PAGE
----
Outside of your twice-annual checkups and visiting your dentist for a toothache, there are some other reasons to see your dentist. You should consider these situations emergencies and seek help from your dentist as soon as possible.
Infection or Abscessed Tooth
While many sources of pain in your mouth aren't necessarily emergencies, having a severe infection is. You know it is an infection when multiple teeth or an entire area of your mouth all hurts at the same time. A single toothache is fairly obvious, as it is throbbing or hurts when it is exposed to hot or cold temperatures. However, with an infection, it is sometimes hard to pinpoint the exact tooth. If you have an abscessed tooth, you may see a sore on the gums outside of that tooth. With infections, you may also have swelling on that side of your cheek.
Loss of Blood Clot Following Extraction
After you get a tooth pulled, a blood clot forms in the empty socket, which protects it from infection. If this blood clot is accidentally dislodged too early, also known as dry socket, it can be extremely painful. The socket is wide open, leaving the nerves inside the socket open to air and debris. This pain can start getting worse, so if the blood clot comes out, go to the hospital or to your dentist as soon as possible so you can get treatment. In the future, avoid the loss of a blood clot by not using a straw or smoking cigarettes following a tooth extraction.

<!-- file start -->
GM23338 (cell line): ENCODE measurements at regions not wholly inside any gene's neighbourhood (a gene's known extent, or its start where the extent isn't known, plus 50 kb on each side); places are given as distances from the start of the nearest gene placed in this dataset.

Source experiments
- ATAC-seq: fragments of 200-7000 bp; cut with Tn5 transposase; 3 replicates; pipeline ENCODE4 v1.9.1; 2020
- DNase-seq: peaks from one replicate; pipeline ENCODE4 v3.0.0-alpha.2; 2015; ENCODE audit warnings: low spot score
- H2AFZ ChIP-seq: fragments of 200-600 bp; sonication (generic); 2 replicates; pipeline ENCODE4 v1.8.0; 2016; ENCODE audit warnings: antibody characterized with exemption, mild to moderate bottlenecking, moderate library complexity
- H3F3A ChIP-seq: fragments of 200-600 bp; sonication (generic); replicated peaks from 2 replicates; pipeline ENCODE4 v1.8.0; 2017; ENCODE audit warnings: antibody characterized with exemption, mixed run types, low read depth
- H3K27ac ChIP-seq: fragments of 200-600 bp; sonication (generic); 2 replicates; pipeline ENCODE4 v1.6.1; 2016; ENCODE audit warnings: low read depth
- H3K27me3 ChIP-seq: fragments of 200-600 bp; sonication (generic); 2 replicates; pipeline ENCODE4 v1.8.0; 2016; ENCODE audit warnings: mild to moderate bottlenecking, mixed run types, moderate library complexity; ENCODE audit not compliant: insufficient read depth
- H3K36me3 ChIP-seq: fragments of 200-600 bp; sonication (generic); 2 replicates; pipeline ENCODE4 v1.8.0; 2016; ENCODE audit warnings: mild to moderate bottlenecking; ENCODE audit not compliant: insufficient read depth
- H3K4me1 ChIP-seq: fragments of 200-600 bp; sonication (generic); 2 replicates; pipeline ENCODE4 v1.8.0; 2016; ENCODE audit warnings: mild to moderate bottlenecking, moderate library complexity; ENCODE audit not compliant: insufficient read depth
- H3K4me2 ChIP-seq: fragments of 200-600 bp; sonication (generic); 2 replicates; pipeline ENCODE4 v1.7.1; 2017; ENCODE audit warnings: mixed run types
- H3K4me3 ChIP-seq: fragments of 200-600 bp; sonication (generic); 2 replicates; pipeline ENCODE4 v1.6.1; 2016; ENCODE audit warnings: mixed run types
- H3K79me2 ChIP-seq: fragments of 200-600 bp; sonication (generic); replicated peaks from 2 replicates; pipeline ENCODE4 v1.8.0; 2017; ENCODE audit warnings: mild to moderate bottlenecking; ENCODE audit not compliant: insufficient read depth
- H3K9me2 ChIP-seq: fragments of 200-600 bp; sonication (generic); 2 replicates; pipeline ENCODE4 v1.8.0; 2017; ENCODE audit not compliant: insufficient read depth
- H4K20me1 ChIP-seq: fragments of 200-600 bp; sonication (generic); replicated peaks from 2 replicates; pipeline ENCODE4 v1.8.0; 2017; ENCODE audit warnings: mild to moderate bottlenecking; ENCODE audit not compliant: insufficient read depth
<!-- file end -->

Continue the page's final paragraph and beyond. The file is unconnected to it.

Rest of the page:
Knocked Out Tooth
If you have a tooth knocked out, it can be considered an urgent situation. You might have pieces of the tooth still lodged in the gums, or the open socket could get infected. Make sure you call up your dentist as soon as this happens, and they will let you know what can be done. If only part of a tooth broke off, you might be able to get it fixed by bonding it back to your natural tooth. Either way, you need to treat this like an emergency.
Broken Crown or Bridge
Another urgent dental situation is when a crown or part of your dental bridge breaks. The reason a broken crown can be urgent is because it makes your natural tooth underneath susceptible to breaking. If this happens, you won't be able to get the crown back on, but might instead need to extract the rest of the tooth and get a dental implant in its place. Try to put the crown back on temporarily with dental adhesive, then get to your dentist as soon as possible.
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